I put the books in an old grocery bag and left my house. I wanted to walk with better company than just myself, so I ran across the street to Trevor’s to see if he was home. Nobody at my school wanted anything to do with me, but my five friends—Teddy, Aaron, Rourk, Jack, and Trevor—hadn’t completely turned their backs on me.
Trevor is my best friend. His glasses are always crooked and he’s too glass-half-full sometimes, but he’s my favorite person to hang out with. He’s an only child and way into books and movies. He’s dorky, but he doesn’t do some of the dumb things my other friends do.
When I got to his house, Trevor was out front helping his mom wash her car. He wasn’t allowed to come with me to my aunt’s house until he was finished, so I decided to help.
It wasn’t that bad a job until Trevor’s mom told me that the rags we were using were actually cut-up pairs of old underwear Trevor’s dad used to wear.
I didn’t want anything to do with cleaning things with anyone’s skivvies, so I operated the hose for a while. After the third time of accidentally squirting Trevor’s mom, she excused us so we could go to my aunt’s house.
Thankfully, Trevor changed his car-washing clothes. We then cut through the alleys and over into the far neighborhood back by the empty church and the Mexican restaurant with the plastic burro on the roof. Trevor was taking Spanish in school and had recently become interested in Spanish culture.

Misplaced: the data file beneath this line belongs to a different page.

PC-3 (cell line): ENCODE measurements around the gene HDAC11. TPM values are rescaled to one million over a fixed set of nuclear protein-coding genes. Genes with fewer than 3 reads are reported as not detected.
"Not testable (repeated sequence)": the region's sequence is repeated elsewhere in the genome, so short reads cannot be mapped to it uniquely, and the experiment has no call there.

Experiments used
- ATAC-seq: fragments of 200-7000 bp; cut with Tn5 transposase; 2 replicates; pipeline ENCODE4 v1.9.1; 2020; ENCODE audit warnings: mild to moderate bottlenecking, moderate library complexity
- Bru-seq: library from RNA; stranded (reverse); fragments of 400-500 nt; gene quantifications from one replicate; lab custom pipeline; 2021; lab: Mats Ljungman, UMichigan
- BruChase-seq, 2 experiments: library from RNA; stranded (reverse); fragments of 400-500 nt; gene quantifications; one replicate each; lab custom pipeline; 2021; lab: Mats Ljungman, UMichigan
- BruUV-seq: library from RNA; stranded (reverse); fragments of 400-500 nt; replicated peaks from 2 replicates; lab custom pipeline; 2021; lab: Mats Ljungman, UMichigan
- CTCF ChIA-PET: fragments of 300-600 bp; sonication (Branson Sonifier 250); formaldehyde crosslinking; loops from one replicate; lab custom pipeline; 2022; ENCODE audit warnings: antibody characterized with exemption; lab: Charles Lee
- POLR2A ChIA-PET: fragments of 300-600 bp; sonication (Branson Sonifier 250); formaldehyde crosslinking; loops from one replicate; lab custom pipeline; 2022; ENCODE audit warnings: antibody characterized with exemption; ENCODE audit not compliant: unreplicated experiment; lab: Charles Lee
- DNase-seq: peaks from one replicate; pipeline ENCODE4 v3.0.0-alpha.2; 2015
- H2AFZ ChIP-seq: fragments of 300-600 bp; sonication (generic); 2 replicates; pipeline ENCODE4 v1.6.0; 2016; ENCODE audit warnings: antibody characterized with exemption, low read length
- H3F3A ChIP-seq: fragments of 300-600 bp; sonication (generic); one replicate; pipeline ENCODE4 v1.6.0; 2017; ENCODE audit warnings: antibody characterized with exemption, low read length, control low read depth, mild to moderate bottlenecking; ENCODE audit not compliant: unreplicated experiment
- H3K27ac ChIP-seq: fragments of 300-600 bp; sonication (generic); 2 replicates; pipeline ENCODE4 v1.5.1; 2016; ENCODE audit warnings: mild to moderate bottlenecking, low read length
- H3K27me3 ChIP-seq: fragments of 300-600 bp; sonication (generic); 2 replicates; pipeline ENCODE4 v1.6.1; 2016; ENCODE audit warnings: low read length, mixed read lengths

I said yes just so he’d stop talking. We crossed the busy road and worked our way through the unknown alleys by the dog park. While walking through the park, I thought I saw something following us. Every time I turned around, however, nobody was there.
It seemed like I was still a bit unsettled from having used someone’s old underwear. On the other side of the dog park, there was a golf course, and next to the golf course was the gated community where my aunt lived.
Who knows why some neighborhoods are gated and some aren’t. If I had to guess I’d say that someone somewhere felt like they lived too close to Jack and Rourk to not have some sort of protection around their houses. My aunt had given me the code for the gate, so I punched it into the panel and we entered the neighborhood.
I liked Posh Peaks. I don’t know why it was called this, seeing how there were no peaks. I wasn’t sure what posh meant, but as usual Trevor knew.